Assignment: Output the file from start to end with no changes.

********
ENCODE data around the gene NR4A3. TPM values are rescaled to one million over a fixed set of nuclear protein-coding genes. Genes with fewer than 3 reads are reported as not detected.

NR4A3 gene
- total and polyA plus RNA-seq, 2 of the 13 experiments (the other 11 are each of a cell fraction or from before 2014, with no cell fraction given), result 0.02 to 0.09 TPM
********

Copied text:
ENCODE data around the gene NR4A3. TPM values are rescaled to one million over a fixed set of nuclear protein-coding genes. Genes with fewer than 3 reads are reported as not detected.

NR4A3 gene
- total and polyA plus RNA-seq, 2 of the 13 experiments (the other 11 are each of a cell fraction or from before 2014, with no cell fraction given), result 0.02 to 0.09 TPM